Each spring, Tryon Creek Watershed Council welcomes a group of students from the Oregon Refugees Children’s Assistance Services Program (ORCAS) to the Tryon Creek State Natural Area. This is a special opportunity for the Watershed Council to welcome new Portlanders to Oregon. For many of the students, it’s their first time visiting Pacific Northwest forest, and on our hike we share about watershed health in the context of our region (especially regarding urbanization!). This year, due to COVID-19, we weren’t able to welcome the group to the park in person, but we were still able to connect:
When our Spring Break trip with ORCAS students happens in person, multiple staff members provide translation for several different language groups. We knew that translation into multiple language groups in one Zoom meeting would be tricky, and with ORCAS staff input, we created a video welcoming students to Tryon then met in small groups with staff members and students by language group, to watch the video together and have more conversation.
ORCAS students don’t necessarily live in the Tryon Creek Watershed, so in the video we made sure to explain watersheds conceptually rather than just the Tryon Creek watershed. We connected the Portland metro area to the Pacific Ocean, and explained anadromous fish movement. After watching the Virtual Spring Break video together each time, pausing for translation with some groups, we brought Google Maps up on screen-share and identified natural areas and creeks near where the students themselves lived. Thanks to Street View, we were able in some cases to show students the route from familiar intersections to parks and creekside areas, so that they may more readily venture to these pockets near them.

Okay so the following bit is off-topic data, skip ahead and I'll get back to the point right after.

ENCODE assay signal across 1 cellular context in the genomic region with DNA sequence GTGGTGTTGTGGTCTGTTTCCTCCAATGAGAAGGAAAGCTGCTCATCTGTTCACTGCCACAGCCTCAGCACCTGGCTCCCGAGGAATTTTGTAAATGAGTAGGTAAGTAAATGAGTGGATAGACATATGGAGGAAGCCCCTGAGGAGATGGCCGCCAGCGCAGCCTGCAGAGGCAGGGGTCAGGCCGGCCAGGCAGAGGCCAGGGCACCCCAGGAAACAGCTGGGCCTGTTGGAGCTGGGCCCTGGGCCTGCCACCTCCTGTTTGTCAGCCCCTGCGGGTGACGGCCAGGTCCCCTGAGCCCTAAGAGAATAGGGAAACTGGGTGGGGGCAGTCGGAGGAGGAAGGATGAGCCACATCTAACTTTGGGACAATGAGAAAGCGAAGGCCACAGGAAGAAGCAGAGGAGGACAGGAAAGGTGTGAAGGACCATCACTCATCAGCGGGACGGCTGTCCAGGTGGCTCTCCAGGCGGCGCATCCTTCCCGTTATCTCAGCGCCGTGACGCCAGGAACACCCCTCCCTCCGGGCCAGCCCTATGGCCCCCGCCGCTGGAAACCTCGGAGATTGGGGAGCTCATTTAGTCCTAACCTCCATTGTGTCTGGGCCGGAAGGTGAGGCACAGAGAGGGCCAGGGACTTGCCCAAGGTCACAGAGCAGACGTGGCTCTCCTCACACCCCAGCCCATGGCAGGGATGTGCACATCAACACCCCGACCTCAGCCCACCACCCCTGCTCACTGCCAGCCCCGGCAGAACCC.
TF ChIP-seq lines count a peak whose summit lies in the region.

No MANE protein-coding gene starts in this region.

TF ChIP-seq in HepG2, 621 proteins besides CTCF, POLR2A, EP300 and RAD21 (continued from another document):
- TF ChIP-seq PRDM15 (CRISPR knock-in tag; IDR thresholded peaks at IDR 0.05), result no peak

One of the highlights of our several online sessions was with the Arabic-speaking student group, when at the conclusion of the video, the interpreter said “wait just a moment”, stood up with her computer and stepped outside. She turned around, and behind her was a beautiful view of some forested hills and a rushing river! It turns out that she lives in Welches along the Salmon River, and we simply asked her to share about what she enjoys about spending time outdoors here in the Pacific Northwest. Representation in the outdoors is so important, and this moment felt extra special. We were able to connect the river in her “backyard” to the Sandy River’s confluence with the Columbia just outside of Portland. The ORCAS staff members who have come on the spring break trip to Tryon before also shared about their experience, encouraging students to look into visiting Tryon and other natural areas and parks with their families.
We have our fingers crossed that next year, we’ll be able to welcome students to Tryon Creek State Natural Area in person.
Our Spring Break trips with ORCAS are a modified Watershed 101 Workshop, a program funded by the Community Watershed Stewardship Program through City of Portland’s Bureau of Environmental Services.